Why not pre-empt the resignation entirely. Look around and imagine that each of your top employees is out there interviewing – it is a reasonable possibility. What can you do, and what should you do to make them stay. You need to ask them what they really want to be doing and what is important. It is probably not just about money, but about working with great people, on important projects and getting appropriate recognition. Now what can you change?
You might not be able to give every person what they want and need, but listening will go a long way. Then, if that manager still comes into your office to resign, you can be supportive in their decision and confident that you’ve done everything possible to keep them.
Last week we celebrated the Top 20 hottest startups in Canada at the Canadian Innovation Exchange (CIX) conference. It was a packed event with entrepreneurs, investors and industry leaders, all with one thing in common: a relentless passion to support local innovation.It was no surprise that Shopify was named CIX Innovator of the Year, an award given to a Canadian company that disrupts and transforms an industry in profound ways.The Top 20 represented a wide mix of industries, including everything from marketing, manufacturing, open data, location analytics, recruitment, robotics, financial services and customer service...to name a few! The full list of the impressive Top 20 can viewed here.
If you missed the event, here were some key takeaways:
Challenging traditional management practices: Leerom Segal, CEO and Co-founder of Klick Health, made a decision in his organization to ban email for internal communication. Sounds easy enough, but could you do it? They implemented a ticketing system instead and encouraged leaders to learn from data, and let technology be the coach. As another example, a video game company, Valve, decided to remove all titles and assign projects based on contribution. The result? The increased autonomy and accountability led to empowered employees making better decisions.
Moving from startup to serious- the Series B: Why is the Series B round more difficult than Seed Funding or a Series A? There needs to be a huge jump in progress, functionality and the ability for investors to participate in the upside. Companies raise a Series B to be a market leader, and they need to prove that they don’t need the cash in the short term- it’s for building long term relationships.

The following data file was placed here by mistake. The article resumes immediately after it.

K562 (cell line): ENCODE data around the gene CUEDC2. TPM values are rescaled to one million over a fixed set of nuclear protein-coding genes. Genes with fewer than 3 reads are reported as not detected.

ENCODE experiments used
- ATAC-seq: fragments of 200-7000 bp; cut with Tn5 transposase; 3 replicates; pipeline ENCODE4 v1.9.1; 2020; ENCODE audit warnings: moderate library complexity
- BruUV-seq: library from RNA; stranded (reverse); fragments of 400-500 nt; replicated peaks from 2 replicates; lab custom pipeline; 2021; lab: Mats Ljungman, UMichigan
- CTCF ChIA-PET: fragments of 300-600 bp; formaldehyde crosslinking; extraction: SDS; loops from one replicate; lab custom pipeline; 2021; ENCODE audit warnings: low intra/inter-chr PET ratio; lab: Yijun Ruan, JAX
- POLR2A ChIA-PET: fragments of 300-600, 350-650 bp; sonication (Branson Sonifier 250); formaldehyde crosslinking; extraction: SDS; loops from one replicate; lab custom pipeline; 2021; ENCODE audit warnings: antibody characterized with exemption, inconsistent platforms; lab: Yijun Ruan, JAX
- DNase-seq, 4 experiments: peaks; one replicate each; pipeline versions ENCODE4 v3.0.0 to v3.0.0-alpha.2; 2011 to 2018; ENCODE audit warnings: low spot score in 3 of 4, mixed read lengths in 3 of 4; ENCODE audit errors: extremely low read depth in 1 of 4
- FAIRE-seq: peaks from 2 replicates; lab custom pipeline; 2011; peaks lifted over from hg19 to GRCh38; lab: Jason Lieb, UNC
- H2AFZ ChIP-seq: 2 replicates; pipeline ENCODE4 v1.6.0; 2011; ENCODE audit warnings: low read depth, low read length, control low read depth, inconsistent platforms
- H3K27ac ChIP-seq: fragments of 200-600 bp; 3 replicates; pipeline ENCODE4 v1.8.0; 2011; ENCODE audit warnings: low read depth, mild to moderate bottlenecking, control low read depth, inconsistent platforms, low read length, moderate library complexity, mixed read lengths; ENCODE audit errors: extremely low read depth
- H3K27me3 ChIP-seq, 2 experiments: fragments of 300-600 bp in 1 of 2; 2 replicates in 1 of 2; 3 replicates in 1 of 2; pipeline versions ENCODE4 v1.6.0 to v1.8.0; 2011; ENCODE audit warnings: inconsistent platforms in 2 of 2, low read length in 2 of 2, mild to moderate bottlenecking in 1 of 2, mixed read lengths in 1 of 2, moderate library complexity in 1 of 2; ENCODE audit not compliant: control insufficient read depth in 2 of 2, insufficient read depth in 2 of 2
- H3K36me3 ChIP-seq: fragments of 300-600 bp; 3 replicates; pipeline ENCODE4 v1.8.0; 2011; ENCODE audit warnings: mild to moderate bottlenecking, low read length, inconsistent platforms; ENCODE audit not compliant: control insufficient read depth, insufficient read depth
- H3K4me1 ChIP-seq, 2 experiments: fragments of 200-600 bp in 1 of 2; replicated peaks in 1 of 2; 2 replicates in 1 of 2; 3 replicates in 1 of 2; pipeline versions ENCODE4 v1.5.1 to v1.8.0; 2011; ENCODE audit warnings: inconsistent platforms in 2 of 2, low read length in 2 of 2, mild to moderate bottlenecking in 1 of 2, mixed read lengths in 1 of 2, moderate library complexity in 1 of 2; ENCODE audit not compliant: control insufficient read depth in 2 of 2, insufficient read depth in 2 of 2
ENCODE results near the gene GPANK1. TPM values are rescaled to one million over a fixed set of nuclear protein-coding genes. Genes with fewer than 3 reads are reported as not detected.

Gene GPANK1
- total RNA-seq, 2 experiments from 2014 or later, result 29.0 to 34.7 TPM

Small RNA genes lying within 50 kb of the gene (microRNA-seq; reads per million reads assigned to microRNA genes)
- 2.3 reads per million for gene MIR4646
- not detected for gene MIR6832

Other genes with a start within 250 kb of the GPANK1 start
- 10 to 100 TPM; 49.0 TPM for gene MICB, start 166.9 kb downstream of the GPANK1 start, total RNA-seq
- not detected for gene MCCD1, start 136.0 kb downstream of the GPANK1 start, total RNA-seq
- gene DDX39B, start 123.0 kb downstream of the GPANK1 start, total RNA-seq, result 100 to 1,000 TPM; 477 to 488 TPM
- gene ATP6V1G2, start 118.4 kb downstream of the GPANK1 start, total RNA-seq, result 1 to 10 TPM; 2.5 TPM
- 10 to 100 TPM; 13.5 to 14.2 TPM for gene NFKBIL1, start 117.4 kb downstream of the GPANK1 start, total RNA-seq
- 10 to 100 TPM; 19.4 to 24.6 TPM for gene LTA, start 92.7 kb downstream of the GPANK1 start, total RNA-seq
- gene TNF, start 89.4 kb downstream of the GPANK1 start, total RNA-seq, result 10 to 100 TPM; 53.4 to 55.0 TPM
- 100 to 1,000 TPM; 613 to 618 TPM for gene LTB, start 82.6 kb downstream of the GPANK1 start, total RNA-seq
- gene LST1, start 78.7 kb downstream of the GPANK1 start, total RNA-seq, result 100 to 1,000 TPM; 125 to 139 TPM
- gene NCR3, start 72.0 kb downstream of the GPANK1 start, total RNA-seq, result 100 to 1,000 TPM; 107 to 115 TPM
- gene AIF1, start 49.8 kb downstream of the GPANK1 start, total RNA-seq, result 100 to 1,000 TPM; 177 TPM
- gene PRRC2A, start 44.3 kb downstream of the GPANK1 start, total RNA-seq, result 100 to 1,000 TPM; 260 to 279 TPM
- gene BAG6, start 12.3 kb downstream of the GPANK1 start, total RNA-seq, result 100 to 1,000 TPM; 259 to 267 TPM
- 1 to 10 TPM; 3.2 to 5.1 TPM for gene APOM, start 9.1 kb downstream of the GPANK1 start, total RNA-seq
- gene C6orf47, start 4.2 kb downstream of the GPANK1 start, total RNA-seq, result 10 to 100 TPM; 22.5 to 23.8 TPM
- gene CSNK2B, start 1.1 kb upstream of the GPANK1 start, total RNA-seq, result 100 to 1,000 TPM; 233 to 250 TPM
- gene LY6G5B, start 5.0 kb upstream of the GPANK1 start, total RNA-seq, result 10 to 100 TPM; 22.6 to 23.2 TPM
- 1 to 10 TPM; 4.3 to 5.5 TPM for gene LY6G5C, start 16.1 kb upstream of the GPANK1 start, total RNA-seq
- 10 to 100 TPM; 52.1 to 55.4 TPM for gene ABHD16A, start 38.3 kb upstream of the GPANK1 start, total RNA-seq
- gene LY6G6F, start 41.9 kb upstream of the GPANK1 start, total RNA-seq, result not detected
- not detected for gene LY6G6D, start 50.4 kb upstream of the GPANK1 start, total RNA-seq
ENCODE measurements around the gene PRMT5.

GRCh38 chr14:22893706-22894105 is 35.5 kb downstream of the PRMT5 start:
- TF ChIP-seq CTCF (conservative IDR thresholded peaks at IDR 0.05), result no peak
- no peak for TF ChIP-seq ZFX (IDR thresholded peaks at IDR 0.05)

Canada vs. US, is there still an investment gap?: The experts say it seems to be lessening. The top tier US investors can still provide startups with a depth of network and knowledge that is hard to find elsewhere. However, a lot of the barriers have been removed (ie. startups do not have to move Canadian operations down to Silicon Valley anymore to get US funding) and Canadian funding is much more readily available.
FinTech is bringing sexy back: We saw the FinTech emergence last year with WealthSimple, a CIX Top 20 in 2014, with their low-cost wealth management platform. This year it was Plooto and Control in the payment processing space and Q4 Web Systems providing detailed analytics on the capital markets. What are the key drivers for the growth in FinTech? The panel spoke about three main factors: 1) There’s a higher level of trust needed for transactions, and consumers are okay with that (think Uber and Airbnb); 2) Tech is more accessible than ever before...everything is in the cloud and mobile making it easier to collect data and develop sophisticated algorithms; and 3) The financial sector has the largest profit pools of any industry, yet they are the slowest to innovate. There is a lot of disruption that could happen- but few are actually doing it.
Machine Learning is going to change the world: You can’t learn machine learning from a textbook, it’s a craft and way of thinking. There are more opportunities in machine learning and data science than there are people to fill them (we can attest to this!). Companies like Deep Genomics are solving problems about human disease that humans cannot solve. D-Wave Systems is mimicking human intelligence in machines….the future has arrived!
It was an impressive turnout and showcase of Canadian innovation, and we’re looking forward to seeing these businesses continue to grow!
If you’re interested in hearing podcasts with entrepreneurs from the 2015 Top 20 and previous recipients, check out Small Rooms.
We are a boutique executive search firm exclusively serving Canada’s Innovation Economy.
Our partners are the inventors, builders and leaders who are changing our world, enriching the lives of their teams, strengthening their communities and delivering valuable innovations to global marketplaces.
"I have worked closely with Kristina for approximately 15 years, reaching out to her whenever we are searching for the hardest to find skills. She understands the industry, she’s smart, she listens to exactly what we need, and she never wastes our time. Kristina, and the Artemis team, deliver time and time again. When we need an external recruiter, I find it hard to work with anyone else!"
Pete Devenyi, VP Global Software